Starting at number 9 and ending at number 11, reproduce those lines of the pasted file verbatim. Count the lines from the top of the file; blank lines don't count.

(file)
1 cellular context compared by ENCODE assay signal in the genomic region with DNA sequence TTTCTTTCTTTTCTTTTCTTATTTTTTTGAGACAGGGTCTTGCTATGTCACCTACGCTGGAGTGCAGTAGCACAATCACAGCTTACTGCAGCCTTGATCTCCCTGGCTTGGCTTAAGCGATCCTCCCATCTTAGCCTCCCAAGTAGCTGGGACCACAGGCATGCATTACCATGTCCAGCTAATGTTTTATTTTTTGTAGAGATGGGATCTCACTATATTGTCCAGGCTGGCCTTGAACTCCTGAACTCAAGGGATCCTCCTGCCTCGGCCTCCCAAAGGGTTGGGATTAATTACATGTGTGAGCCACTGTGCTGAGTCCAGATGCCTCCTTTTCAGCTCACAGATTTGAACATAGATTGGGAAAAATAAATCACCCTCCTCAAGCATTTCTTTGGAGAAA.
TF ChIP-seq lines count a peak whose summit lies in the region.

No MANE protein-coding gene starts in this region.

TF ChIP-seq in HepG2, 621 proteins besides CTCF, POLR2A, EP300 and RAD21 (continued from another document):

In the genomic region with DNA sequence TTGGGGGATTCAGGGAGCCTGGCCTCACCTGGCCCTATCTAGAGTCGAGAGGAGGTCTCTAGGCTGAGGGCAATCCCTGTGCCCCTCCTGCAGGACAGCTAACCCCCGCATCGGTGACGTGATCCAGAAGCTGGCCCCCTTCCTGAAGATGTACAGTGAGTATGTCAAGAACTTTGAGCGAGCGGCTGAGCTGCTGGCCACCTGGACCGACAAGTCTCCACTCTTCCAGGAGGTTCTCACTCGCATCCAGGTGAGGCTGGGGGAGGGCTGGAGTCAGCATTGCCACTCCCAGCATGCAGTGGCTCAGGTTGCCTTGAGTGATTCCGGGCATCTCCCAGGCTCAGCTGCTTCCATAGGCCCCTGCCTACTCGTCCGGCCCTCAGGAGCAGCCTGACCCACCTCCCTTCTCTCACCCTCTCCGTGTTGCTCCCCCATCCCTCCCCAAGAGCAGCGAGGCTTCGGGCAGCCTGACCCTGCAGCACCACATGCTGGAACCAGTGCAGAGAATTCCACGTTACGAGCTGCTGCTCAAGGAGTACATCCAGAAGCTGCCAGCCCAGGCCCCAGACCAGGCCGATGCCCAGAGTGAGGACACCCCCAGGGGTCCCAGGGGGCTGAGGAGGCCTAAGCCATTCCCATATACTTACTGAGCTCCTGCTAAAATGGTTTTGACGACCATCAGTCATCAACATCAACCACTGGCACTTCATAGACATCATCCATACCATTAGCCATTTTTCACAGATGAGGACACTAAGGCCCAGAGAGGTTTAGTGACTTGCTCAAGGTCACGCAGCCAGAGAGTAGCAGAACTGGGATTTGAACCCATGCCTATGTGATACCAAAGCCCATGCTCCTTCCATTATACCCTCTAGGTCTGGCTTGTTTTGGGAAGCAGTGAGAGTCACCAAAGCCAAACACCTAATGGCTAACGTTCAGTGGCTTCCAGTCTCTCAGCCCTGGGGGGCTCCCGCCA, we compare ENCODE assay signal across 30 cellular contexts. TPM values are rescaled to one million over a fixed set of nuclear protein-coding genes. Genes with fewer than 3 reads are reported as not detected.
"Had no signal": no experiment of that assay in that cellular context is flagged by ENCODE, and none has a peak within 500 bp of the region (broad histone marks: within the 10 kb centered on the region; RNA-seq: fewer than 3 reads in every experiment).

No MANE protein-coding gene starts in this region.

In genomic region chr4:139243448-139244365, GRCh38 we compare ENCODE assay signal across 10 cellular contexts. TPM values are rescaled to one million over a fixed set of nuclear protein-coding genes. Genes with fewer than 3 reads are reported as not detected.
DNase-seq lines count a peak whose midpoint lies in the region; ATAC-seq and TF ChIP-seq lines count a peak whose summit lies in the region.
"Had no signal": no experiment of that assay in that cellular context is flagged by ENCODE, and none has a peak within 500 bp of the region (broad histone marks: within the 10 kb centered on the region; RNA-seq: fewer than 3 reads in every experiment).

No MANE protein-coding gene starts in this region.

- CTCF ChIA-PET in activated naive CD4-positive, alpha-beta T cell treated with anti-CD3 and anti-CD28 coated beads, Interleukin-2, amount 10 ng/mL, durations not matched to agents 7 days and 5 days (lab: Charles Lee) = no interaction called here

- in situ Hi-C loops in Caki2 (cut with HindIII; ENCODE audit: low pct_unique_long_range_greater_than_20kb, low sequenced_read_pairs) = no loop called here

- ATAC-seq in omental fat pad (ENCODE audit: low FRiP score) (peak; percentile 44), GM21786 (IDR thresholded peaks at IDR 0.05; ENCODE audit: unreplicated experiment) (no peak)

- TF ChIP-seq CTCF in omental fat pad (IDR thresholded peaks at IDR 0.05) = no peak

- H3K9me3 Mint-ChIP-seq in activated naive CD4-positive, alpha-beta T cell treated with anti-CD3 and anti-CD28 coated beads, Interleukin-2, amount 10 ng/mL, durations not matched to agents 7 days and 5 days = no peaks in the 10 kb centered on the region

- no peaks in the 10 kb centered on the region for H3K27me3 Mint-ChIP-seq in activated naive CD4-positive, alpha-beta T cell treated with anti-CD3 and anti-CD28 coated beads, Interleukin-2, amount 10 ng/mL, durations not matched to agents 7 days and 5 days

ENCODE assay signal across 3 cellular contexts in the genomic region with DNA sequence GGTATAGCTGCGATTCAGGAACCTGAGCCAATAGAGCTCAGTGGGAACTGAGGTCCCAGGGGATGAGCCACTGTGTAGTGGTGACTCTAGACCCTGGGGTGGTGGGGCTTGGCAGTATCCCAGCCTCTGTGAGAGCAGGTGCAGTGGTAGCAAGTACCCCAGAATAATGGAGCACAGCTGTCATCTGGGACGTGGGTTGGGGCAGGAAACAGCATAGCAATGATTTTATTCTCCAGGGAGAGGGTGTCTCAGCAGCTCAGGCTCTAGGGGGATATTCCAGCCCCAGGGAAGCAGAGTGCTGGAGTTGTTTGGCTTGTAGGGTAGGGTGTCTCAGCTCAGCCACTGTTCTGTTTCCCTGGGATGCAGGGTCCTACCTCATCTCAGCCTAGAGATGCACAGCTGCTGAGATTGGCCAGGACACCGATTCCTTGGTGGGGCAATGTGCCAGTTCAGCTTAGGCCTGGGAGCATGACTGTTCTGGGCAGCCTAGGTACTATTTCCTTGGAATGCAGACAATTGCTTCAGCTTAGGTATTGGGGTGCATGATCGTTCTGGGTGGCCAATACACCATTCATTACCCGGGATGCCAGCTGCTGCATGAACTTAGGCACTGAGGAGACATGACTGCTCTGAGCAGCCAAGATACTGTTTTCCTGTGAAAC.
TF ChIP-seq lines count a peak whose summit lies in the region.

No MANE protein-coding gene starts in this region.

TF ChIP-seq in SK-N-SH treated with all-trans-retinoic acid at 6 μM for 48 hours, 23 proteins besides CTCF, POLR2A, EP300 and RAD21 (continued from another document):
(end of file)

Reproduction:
DNase-seq lines count a peak whose midpoint lies in the region; ATAC-seq and TF ChIP-seq lines count a peak whose summit lies in the region.
"Had no signal": no experiment of that assay in that cellular context is flagged by ENCODE, and none has a peak within 500 bp of the region (broad histone marks: within the 10 kb centered on the region; RNA-seq: fewer than 3 reads in every experiment).

No MANE protein-coding gene starts in this region.